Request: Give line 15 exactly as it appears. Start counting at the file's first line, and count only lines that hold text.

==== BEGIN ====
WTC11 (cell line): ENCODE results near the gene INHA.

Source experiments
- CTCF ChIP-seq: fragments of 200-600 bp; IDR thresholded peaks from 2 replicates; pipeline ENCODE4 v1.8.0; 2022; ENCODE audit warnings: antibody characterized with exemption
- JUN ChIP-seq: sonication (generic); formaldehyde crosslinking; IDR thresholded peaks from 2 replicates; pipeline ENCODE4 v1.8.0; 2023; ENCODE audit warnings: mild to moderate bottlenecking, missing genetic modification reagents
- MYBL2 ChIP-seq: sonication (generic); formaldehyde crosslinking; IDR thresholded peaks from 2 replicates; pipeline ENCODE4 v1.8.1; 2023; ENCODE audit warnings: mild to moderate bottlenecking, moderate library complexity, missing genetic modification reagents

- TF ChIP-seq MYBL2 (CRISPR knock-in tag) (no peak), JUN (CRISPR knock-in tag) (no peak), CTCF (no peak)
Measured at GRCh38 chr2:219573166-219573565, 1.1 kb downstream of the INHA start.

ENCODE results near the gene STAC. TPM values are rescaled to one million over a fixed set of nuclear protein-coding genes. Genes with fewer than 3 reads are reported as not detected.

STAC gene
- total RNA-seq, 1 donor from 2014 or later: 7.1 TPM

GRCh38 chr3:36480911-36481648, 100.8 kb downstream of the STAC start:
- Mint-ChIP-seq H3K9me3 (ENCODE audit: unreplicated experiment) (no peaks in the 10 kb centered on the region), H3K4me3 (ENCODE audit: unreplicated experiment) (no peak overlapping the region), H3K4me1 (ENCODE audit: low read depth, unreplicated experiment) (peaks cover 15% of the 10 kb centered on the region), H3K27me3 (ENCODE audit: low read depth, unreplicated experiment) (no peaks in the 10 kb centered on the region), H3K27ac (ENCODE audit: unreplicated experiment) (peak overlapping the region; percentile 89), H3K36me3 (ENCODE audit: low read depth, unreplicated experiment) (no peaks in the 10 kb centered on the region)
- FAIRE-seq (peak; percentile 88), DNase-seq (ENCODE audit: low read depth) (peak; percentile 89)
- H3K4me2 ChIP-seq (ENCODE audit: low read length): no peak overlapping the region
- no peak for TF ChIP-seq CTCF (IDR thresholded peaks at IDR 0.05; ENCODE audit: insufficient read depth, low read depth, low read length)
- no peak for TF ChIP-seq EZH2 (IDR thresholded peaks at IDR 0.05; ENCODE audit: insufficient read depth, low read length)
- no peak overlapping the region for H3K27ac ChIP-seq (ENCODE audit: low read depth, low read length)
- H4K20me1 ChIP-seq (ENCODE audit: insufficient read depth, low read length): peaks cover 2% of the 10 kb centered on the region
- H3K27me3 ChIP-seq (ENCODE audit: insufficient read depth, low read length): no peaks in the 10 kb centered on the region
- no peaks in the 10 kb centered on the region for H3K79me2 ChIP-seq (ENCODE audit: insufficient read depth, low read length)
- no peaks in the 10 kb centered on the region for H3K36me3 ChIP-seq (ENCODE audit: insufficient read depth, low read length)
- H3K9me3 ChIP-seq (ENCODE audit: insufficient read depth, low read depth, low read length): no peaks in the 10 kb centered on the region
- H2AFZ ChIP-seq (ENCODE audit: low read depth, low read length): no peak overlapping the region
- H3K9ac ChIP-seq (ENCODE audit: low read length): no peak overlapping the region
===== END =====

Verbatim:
- no peak for TF ChIP-seq CTCF (IDR thresholded peaks at IDR 0.05; ENCODE audit: insufficient read depth, low read depth, low read length)